"I do believe, optimistically, this is one of those moments that we could make significant progress. For so many things it seems like there's such slow progress, and then all of the sudden, there's a giant leap."
"You wanna make that leap bigger?" Dickerson asked.
"That's exactly right."
Six years ago, Cook took a leap of his own — becoming the first openly-gay Fortune 500 CEO.
Dickerson asked, "The Supreme Court recently said that there can no longer be disorientation against people based on their orientation. What was your reaction to that?"
"I was incredibly grateful for their opinion," said Cook. "And I applaud the justices who stood up and did that."
Cook's outspokenness on civil rights has put him on what might appear to be a collision course with President Trump.
"In your interactions with Donald Trump, you have a lot of issues that Apple cares about," said Dickerson. "But the administration also has policies — on immigration, on human rights — that are totally antithetical to your personal views. Do you bring up some of these issues with Donald Trump in your conversations?"
"Of course I do," Cook replied. "And on that issue, my mind, as I said before, all roads lead to equality. I believe that everyone should be treated with dignity and respect. It's basically that simple. And that we start life on this equal footing and then the people that work hard can get ahead and those sorts of things. But we should start life on an equal footing. And I long for that day."
There is one issue, however, where Cook appears to see eye-to-eye with the president: keeping corporate taxes low.
Dickerson asked, "What is the metric you think about in terms of your desire to be socially responsible, and your fiduciary duty to keep basically paying as low taxes as possible?"
"Well, our responsibility is to pay what we owe, just plain and simple," Cook said.
"But as you think about it, paying what you owe, that's the standard; every company does that. Is there a way in which the value proposition you've been talking about operates when it comes to paying taxes?"
"Well, you can see that we do a lot more than pay taxes," Cook said. "We turned the company upside-down to help the world on COVID, and donated all of that, hundreds of millions of dollars. And so, I think my own view is, you pay what you owe in taxes. And then you give back to society. And Apple is clearly doing that."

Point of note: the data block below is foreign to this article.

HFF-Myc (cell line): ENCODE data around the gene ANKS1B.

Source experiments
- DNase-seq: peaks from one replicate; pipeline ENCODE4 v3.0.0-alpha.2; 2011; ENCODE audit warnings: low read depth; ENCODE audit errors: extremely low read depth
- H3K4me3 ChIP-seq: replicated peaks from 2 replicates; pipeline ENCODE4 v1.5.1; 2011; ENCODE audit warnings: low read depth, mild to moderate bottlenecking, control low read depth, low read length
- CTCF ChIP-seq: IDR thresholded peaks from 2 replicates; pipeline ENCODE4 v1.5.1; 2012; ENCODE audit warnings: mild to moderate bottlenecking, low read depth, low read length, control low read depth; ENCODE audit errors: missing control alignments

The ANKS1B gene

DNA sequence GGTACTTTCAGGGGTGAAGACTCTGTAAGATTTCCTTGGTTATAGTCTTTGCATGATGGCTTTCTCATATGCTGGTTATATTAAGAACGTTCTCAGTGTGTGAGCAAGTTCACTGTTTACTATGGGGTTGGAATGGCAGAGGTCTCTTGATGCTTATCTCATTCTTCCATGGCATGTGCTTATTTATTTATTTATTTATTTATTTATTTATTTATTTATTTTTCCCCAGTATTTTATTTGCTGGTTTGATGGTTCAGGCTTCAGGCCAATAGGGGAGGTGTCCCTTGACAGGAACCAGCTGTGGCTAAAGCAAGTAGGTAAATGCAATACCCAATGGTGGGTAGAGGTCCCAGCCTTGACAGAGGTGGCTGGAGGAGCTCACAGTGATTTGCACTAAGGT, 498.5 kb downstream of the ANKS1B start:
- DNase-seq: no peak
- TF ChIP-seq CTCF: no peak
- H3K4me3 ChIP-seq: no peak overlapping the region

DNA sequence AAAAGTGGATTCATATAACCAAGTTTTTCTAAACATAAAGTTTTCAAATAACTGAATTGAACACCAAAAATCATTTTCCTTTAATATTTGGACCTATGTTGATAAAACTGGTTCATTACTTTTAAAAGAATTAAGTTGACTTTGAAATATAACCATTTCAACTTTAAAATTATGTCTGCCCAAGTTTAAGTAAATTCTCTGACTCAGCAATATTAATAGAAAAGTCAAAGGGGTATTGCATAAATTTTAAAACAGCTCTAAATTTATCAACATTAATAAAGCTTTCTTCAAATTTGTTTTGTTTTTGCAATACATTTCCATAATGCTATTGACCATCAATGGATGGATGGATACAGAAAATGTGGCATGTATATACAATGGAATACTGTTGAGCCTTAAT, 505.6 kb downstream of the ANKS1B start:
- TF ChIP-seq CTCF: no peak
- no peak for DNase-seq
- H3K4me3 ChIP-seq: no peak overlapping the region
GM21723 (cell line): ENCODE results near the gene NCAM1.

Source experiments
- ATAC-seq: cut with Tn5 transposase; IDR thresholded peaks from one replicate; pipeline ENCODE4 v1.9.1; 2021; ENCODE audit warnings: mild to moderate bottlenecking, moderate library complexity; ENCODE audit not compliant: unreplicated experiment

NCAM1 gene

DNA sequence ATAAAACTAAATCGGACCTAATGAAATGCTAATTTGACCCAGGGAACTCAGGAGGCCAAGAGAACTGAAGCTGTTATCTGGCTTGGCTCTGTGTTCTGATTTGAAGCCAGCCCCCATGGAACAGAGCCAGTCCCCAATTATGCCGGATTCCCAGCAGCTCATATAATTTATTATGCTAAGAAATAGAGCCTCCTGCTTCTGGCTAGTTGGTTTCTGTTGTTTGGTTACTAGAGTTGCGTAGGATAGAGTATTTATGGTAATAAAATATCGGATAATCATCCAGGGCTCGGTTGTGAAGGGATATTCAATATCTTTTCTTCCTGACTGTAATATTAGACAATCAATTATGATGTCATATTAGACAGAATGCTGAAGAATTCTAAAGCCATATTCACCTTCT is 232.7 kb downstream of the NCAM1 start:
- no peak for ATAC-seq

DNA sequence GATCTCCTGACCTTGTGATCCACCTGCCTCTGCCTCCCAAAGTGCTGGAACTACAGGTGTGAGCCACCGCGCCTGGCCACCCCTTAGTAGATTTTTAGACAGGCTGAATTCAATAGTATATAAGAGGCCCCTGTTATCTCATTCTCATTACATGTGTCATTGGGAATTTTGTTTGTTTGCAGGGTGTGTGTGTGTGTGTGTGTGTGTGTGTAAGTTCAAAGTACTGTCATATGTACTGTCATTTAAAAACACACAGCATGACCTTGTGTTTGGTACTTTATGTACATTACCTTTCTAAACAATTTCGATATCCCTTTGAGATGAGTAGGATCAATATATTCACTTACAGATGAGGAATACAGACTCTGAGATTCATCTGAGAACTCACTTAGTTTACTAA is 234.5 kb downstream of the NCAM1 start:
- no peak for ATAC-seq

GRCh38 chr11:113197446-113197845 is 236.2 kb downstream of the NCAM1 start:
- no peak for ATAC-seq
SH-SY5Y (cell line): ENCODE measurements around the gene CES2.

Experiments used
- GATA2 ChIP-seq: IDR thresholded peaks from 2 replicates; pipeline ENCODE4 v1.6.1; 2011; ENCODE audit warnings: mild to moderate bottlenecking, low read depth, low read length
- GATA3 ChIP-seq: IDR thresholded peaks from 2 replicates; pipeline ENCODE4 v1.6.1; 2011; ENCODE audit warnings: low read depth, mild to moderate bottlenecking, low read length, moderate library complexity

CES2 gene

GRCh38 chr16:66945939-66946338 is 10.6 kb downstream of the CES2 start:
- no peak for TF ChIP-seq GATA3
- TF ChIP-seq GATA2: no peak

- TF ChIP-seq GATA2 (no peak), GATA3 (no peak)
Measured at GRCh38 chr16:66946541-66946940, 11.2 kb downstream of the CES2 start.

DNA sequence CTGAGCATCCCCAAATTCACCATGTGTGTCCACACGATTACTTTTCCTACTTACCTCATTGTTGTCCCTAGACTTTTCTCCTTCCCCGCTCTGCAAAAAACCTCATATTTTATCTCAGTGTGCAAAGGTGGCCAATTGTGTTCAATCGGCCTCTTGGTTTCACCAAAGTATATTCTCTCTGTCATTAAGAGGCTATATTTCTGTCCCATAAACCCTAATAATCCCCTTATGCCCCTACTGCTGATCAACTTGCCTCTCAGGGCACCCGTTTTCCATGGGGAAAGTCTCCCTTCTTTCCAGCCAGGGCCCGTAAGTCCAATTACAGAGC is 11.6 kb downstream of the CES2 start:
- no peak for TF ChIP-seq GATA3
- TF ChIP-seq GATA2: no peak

COVID-19 is affecting more than just the company's bottom line. Apple's multibillion-dollar California headquarters is nearly empty — and Tim Cook would like nothing more than to get his people back under one gleaming roof.
"That is the biggest challenge I would say in what we're dealing with," he said. "The thing that I worry that we'll be missing is the serendipity that we all count on. And for that reason I can't wait until we're all back together again."
"We are all called in the age of COVID-19 to tolerate extraordinary uncertainty," said Dickerson. "How has it been managing that, both in terms of products, and also your employees, the uncertainty of the world we live in now?"
"Well, you know, people generally just dislike uncertainty, I would say as a general rule," Cook laughed. "I know very few people that thrive on uncertainty. They try to take an uncertain thing and make it a bit more certain. They do that by estimating where things are going, by predicting the worst that can happen and the best that can happen.
"And we have done all of those things, I would tell you. But the most important thing for us is, we viewed it as a challenge to overcome."
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Story produced by Ed Forgotson. Editor: Mike Levine.
- ("Sunday Morning," 6/30/19)